This is also demonstrated in The Queen’s Gambit, where the American chess champion, Benny Watts (who she beats in the tournament final the next day), challenges her to speed chess. Surely, Beth will be just as masterful at this? It’s the same rules, same plays, its just a change in style of play. And yet, Benny trounced her. Repeatedly. In fact, it took her a significant amount of repetitive practice, in simultaneous games with other experts to build that new muscle. There is research supporting this case too. Baer (1994a) demonstrated that creativity training targeted at divergent thinking in a particular domain led to an increase of creativity in that area alone. Creativity ratings on tasks in other domains were not affected.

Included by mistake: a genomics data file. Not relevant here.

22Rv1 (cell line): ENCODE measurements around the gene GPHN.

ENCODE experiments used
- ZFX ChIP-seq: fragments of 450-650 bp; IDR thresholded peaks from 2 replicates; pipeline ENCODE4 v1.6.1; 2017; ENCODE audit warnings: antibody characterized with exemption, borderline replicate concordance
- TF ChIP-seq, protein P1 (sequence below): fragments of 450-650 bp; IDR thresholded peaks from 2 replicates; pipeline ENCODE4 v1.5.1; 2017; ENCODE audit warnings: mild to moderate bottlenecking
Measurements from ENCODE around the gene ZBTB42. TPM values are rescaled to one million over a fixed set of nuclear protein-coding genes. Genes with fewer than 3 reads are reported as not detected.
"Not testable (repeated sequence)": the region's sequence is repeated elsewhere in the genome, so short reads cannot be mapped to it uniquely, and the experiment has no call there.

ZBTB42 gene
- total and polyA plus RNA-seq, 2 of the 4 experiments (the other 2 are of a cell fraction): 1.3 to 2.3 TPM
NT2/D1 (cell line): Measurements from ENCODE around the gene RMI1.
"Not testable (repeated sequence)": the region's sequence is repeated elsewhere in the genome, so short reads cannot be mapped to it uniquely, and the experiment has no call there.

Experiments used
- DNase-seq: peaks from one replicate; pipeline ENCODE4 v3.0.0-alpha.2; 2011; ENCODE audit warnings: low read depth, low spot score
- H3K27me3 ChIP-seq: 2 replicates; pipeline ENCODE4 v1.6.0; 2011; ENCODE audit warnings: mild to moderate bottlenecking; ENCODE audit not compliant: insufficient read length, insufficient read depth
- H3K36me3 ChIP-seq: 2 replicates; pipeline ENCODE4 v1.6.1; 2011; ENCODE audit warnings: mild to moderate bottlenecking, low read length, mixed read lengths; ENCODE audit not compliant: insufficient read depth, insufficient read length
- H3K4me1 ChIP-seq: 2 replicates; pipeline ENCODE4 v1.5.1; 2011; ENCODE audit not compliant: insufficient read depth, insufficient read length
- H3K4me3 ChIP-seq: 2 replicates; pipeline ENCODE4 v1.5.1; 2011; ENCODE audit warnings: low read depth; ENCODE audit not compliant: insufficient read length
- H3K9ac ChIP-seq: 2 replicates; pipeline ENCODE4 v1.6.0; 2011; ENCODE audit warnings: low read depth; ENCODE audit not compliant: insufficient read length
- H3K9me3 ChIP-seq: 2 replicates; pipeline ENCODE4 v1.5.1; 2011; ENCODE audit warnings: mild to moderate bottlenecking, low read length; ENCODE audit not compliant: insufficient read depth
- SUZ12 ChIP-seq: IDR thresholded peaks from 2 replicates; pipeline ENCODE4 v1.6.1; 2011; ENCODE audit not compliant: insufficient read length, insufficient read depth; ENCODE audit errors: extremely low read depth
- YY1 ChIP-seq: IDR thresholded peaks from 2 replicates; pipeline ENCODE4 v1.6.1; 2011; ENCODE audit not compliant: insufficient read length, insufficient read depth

That being said, can you imagine that if Beth hadn’t walked in on Mr Shaibel playing chess by himself that she wouldn’t have found something else to be transfixed and thus a creative genius in? Perhaps that’s just her personality? (I’m not touching the complex concept of personality here, another time!).
Amabile, T.M. (1982). Social psychology of creativity: A consensual assessment technique. Journal of Personality and Social Psychology. 43, 997-1013.References:
Baer, J. (1994a). Divergent thinking and creativity: A task-specific approach. Hillsdale, NJ: Erlbaum.
Csikszentmihalyi, M. (1999), ‘Implications of a systems perspective for the study of creativity’, in R. Stenberg (ed.), Handbook of Creativity, Cambridge, UK: Cambridge University Press, pp. 313–35.
Kaufman, J.C., Plucker, J.A. & Baer, J. (2008). Essentials of creativity assessment. New York; Wiley.